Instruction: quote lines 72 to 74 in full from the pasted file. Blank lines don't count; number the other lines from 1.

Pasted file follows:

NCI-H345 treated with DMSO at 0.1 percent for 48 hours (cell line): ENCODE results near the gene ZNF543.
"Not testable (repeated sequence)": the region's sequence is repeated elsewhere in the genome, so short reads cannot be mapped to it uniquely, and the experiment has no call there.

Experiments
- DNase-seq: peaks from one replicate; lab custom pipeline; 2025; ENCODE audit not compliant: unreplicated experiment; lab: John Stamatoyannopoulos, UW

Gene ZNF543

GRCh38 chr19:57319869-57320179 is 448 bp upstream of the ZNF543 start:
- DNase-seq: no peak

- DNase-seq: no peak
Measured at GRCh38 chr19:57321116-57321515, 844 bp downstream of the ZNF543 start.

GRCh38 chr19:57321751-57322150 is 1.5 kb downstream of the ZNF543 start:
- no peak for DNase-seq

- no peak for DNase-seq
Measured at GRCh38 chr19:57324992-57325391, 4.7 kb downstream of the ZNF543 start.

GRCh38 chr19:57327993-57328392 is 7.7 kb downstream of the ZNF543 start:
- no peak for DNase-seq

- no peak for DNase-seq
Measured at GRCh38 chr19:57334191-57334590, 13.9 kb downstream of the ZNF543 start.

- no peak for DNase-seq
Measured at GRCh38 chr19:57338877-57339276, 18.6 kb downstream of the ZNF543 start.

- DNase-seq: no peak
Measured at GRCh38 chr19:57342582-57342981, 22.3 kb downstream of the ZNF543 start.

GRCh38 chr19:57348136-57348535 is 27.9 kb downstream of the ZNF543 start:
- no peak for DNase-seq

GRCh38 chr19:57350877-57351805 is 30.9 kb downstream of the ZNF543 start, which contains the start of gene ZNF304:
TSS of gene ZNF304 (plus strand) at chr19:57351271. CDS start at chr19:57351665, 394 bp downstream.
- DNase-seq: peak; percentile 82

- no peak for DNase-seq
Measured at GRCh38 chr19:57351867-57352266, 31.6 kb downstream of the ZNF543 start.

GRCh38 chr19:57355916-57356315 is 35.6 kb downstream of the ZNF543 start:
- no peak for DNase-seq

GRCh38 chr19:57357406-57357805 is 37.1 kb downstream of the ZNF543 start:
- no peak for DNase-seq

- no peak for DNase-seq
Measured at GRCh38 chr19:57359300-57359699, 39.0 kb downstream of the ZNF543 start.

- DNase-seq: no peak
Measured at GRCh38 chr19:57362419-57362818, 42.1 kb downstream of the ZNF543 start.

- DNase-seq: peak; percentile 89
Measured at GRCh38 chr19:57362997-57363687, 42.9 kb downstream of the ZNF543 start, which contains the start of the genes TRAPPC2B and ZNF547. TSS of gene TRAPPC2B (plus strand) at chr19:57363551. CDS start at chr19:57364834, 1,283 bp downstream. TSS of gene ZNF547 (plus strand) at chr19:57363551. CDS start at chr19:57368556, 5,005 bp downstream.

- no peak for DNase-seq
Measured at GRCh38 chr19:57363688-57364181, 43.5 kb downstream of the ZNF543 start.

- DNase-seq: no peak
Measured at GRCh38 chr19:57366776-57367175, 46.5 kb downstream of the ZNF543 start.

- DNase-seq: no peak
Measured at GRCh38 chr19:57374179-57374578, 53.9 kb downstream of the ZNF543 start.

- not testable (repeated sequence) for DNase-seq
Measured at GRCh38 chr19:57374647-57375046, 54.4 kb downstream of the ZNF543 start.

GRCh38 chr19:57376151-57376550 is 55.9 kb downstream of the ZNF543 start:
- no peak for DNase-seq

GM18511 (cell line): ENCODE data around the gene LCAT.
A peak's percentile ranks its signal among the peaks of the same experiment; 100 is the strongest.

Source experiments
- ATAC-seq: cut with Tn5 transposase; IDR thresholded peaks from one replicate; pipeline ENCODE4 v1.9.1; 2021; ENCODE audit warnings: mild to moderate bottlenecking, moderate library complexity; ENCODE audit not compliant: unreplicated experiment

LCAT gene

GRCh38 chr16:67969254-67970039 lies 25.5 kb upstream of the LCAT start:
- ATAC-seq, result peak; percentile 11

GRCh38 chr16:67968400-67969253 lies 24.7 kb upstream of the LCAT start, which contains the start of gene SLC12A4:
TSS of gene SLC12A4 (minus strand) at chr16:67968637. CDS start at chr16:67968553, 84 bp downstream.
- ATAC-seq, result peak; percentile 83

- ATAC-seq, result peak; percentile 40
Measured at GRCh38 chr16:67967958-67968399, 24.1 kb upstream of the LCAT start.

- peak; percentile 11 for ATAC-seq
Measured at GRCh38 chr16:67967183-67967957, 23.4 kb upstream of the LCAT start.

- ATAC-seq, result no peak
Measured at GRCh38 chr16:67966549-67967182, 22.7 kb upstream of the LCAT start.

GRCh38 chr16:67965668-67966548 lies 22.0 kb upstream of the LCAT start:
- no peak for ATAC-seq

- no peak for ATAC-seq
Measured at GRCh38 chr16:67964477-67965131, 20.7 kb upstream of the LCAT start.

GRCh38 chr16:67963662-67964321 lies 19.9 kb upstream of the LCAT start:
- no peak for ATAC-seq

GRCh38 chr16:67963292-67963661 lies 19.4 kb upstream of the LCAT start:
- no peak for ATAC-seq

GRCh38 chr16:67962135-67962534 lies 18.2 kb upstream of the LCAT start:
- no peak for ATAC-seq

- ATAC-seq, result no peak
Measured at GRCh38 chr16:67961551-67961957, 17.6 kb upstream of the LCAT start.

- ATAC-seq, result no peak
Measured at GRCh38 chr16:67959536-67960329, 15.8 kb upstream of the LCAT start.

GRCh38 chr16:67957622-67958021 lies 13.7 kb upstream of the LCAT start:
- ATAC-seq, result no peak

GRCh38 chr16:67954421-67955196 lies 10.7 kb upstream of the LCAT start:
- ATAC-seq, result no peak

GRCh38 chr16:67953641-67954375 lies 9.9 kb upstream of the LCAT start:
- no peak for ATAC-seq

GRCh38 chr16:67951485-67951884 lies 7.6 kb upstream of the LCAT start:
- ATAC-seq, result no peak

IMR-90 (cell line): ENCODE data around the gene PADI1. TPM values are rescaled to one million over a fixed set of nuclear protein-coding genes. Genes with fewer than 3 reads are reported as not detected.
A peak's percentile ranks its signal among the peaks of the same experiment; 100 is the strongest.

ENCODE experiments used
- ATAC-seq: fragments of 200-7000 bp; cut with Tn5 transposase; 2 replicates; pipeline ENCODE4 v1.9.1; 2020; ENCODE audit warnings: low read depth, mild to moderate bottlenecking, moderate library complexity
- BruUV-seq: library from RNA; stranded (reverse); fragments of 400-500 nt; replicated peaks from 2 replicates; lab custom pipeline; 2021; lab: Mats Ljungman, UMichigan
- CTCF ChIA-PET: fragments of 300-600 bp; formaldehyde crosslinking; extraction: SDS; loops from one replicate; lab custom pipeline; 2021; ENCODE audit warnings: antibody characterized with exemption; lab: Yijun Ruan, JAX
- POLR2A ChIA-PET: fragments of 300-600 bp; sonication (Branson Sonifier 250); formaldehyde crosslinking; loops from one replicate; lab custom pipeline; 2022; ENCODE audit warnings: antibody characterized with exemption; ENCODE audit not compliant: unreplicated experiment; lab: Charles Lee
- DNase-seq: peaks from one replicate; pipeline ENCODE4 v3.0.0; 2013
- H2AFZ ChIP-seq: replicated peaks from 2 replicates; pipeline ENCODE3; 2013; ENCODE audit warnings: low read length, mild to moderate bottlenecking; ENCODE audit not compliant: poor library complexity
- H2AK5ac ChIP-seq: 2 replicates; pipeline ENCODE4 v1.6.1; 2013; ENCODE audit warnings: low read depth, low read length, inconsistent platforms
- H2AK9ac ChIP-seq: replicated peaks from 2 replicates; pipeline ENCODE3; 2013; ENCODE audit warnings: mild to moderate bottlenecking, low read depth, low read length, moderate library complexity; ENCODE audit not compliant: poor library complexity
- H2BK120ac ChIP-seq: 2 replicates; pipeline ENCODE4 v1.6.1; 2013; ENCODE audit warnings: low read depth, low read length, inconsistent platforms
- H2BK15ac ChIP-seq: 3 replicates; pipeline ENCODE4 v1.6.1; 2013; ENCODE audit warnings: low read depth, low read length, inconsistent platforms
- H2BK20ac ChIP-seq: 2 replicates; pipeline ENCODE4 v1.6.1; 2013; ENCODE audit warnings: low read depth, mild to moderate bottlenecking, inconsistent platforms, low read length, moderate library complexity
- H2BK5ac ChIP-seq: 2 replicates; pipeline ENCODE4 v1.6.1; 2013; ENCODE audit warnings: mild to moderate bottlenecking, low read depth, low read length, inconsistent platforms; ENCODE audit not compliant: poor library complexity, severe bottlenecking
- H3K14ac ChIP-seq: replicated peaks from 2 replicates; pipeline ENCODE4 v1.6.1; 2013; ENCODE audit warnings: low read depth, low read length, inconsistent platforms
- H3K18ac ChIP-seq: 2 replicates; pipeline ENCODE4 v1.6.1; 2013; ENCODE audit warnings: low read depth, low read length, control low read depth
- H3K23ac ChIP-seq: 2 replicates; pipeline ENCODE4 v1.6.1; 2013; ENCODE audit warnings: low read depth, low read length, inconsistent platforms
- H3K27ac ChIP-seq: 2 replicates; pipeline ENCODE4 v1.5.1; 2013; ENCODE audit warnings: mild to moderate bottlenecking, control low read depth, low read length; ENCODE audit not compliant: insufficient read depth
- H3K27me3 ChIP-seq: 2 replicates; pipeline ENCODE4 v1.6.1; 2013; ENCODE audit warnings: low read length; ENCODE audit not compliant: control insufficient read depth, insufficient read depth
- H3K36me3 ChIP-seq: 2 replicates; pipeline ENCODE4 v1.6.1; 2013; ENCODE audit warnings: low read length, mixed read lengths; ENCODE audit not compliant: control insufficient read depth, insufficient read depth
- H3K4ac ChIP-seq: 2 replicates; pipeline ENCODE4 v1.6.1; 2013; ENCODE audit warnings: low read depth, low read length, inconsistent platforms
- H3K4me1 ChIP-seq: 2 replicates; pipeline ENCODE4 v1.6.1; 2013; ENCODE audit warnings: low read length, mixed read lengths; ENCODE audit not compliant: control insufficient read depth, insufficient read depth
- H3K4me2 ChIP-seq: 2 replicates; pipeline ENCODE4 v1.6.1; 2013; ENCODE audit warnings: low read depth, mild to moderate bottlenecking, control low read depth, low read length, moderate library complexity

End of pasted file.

- no peak for ATAC-seq

GRCh38 chr16:67962135-67962534 lies 18.2 kb upstream of the LCAT start:
- no peak for ATAC-seq